So it was a shock when he saw her at a court hearing last month — tanned, dressed in a frilly purple top and jeans and laughing — a free woman.

Graham, who is Native American, was let out of prison in April after a Supreme Court decision last year that found that a large part of eastern Oklahoma is still Indian country.

Despite a century of state and local prosecutions, the court ruled that crimes there were the province of federal and tribal courts.

“She’s enjoying life as if nothing ever happened,” said Willis, 34, of Broken Arrow, Oklahoma, who said the sight of Graham left him numb.

“It’s bizarre. It’s crazy.”

The Supreme Court’s landmark decision in McGirt v. Oklahoma said prosecution of Native Americans for crimes in the expanded Indian country must be carried out in federal and tribal courts, rather than by state or local officials.

It was celebrated across the country by Native Americans last July, who saw it as a historic affirmation of treaties signed with the U.S. government in the 1800s.

But in the year since, the ruling has upended Oklahoma’s criminal justice system, imperiled convictions in thousands of cases, sowed confusion for police and emergency responders and led to the direct release of more than 50 criminals convicted on charges including second-degree murder and child abuse, state records show.

And there may be wider impacts for the region, which covers 19 million acres in eastern Oklahoma, includes a portion of the state’s second-biggest city, Tulsa, and is home to 1.8 million people.

A local power plant is challenging an increase in its property taxes.

The state is fending off a move by the federal government to strip its ability to regulate mines on Indian land.

The state has also raised concerns about a potential loss of tax revenue.

The fallout has exacerbated long-standing tensions between Oklahoma’s republican governor, Kevin Stitt, who is a citizen of the Cherokee Nation, and the leaders of five tribes involved.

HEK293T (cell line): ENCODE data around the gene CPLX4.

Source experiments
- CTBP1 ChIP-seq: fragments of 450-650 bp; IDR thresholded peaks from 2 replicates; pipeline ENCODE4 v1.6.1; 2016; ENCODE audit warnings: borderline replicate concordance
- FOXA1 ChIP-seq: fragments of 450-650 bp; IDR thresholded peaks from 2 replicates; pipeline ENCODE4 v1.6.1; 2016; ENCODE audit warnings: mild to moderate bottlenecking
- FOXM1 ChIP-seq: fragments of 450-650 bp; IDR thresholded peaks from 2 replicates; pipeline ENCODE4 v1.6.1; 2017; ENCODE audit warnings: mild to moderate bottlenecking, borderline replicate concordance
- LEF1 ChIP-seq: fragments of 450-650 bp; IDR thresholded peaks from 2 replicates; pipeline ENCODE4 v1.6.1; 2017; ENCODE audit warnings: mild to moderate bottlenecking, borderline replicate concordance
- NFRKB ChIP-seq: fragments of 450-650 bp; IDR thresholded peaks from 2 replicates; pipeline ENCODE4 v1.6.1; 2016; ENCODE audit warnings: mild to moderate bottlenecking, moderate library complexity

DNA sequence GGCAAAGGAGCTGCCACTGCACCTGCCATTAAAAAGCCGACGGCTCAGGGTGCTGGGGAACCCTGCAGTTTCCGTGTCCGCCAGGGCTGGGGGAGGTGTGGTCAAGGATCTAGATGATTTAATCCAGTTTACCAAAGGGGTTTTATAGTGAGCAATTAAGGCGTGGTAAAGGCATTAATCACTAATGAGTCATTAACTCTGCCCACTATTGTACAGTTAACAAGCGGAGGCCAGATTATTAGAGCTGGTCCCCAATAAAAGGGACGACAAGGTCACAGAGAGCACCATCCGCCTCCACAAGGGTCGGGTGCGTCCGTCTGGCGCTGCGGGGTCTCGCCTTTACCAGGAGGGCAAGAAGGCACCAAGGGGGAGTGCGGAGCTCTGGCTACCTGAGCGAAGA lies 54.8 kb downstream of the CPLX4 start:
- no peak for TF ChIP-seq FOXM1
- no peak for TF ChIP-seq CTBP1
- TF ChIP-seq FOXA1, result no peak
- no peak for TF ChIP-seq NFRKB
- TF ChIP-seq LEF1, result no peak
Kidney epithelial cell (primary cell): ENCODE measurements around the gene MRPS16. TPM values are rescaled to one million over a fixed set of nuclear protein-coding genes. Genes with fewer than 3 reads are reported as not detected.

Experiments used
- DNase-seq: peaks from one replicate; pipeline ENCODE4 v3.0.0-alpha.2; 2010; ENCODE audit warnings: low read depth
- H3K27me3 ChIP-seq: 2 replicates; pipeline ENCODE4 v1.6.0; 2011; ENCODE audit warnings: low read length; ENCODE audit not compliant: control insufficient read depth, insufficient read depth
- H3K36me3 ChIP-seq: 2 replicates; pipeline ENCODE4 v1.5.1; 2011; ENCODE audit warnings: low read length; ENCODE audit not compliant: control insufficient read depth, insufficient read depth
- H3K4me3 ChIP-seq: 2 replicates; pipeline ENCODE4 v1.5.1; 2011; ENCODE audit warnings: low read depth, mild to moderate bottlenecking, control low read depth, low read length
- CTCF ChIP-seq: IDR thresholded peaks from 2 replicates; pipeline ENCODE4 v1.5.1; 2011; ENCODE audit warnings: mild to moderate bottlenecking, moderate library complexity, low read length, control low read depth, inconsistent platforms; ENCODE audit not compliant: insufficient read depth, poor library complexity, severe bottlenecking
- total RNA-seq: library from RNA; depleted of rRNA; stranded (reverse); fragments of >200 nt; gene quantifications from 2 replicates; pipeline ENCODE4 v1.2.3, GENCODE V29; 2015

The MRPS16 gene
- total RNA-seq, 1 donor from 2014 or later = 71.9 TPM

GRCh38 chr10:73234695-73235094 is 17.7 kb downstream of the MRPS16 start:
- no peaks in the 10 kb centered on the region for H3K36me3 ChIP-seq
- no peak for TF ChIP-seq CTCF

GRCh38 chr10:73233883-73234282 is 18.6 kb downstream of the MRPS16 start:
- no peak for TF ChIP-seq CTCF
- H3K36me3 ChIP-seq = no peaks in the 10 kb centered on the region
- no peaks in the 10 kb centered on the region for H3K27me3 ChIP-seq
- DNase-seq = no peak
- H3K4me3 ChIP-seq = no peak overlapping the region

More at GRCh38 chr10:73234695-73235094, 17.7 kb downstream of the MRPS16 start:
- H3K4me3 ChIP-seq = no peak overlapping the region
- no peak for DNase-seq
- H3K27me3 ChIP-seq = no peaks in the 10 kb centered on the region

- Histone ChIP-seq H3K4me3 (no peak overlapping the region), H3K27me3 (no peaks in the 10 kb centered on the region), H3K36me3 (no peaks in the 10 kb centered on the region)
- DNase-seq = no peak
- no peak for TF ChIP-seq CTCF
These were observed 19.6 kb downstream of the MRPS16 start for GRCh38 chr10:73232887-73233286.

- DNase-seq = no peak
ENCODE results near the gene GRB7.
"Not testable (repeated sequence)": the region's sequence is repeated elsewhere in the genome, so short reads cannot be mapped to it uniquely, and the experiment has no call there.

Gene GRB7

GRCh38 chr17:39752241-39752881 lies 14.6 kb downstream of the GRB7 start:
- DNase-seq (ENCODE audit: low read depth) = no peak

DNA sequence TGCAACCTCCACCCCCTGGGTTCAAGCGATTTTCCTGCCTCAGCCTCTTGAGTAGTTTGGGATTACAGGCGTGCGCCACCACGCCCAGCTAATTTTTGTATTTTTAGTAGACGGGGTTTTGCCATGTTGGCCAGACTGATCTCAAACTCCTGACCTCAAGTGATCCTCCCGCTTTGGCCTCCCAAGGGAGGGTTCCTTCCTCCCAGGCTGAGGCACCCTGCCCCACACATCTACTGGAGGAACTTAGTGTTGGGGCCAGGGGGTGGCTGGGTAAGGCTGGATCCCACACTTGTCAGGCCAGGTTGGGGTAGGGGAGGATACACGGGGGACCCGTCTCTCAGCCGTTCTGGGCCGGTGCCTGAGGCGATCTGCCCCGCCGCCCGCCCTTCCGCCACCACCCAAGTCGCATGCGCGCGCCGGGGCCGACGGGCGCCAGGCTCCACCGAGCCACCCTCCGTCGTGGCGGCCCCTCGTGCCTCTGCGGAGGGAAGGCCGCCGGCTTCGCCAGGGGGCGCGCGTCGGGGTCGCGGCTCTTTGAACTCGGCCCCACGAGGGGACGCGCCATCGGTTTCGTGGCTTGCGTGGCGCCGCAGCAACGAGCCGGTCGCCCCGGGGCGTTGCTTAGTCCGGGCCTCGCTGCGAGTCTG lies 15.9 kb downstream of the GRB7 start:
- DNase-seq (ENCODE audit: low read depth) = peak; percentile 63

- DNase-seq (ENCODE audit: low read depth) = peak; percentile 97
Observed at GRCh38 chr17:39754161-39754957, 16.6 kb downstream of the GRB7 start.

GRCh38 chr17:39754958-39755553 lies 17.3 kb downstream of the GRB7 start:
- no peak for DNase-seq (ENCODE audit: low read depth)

Stitt held a community forum on the issue this month that degenerated into raucous shouting, with attendees booing and chanting,

“Treaties are the law of the land!”

“We are living a nightmare out here,” said Ryan Leonard, the Oklahoma governor’s special counsel for Native American affairs.

“It’s complete, dysfunctional chaos in the state of Oklahoma.”

Leaders of the tribes have pushed back against Stitt, saying that the state stoked fear by alleging that criminals are being released and that state officials have overestimated the number of cases that may have to be revisited — about 79,000, by the state’s count.

“People see McGirt as this drastic change in the law, but the tribes don’t see it that way,” said Sara Hill, the attorney general of the Cherokee Nation.

“They see it as affirming and restoring authority to the tribes.”

The Oklahoma Department of Corrections says that courts have dismissed or vacated convictions in 129 cases because of McGirt.

The total includes at least 57 people who were released after being earlier convicted of crimes including child abuse, robbery, manslaughter, second-degree murder, shooting with intent to kill, lewd acts with a child and burglary.

With the state forced to step back, the tribes have expanded their legal operations, adding new prosecutors, marshals and victims services coordinators.

The Cherokee Nation, for example, has added six prosecutors, two district court judges and 13 marshals in recent months, filing 1,300 cases this year.

The Cherokees support proposed federal legislation introduced by U.S. Representative Tom Cole, a republican from Oklahoma, that would allow them, as well as the Chickasaw Nation, to forge an agreement with the state to resolve jurisdictional issues.

But other tribal leaders are loath to make any concessions after the ruling affirmed the binding nature of commitments made to their forebears generations ago.

“The McGirt decision has created so many opportunities for improved safety and security for all citizens of Oklahoma,” David Hill, the principal chief of the Muscogee Creek Nation, said in a statement.

“We have continually sought collaboration with state and local officials to realize this new promise. But rather than work together, some politicians seem determined to return to the broken system of the past.”

Supreme Court Justice Neil M. Gorsuch invoked the nation’s troubled past when he cast the deciding vote in McGirt last summer.

The ruling came after lawyers for a convicted child molester, Jimcy McGirt, argued that the state did not have jurisdiction to prosecute him because he was a Native American on tribal land.

“On the far end of the Trail of Tears was a promise,” Gorsuch wrote, alluding to the forced relocation of the Cherokee, Choctaw, Chickasaw, Creek and Seminole nations in the 1800s.

“Forced to leave their ancestral lands in Georgia and Alabama, the Creek Nation received assurances that their new lands in the West would be secure forever.”

He concluded:

“Because Congress has not said otherwise, we hold the government to its word.”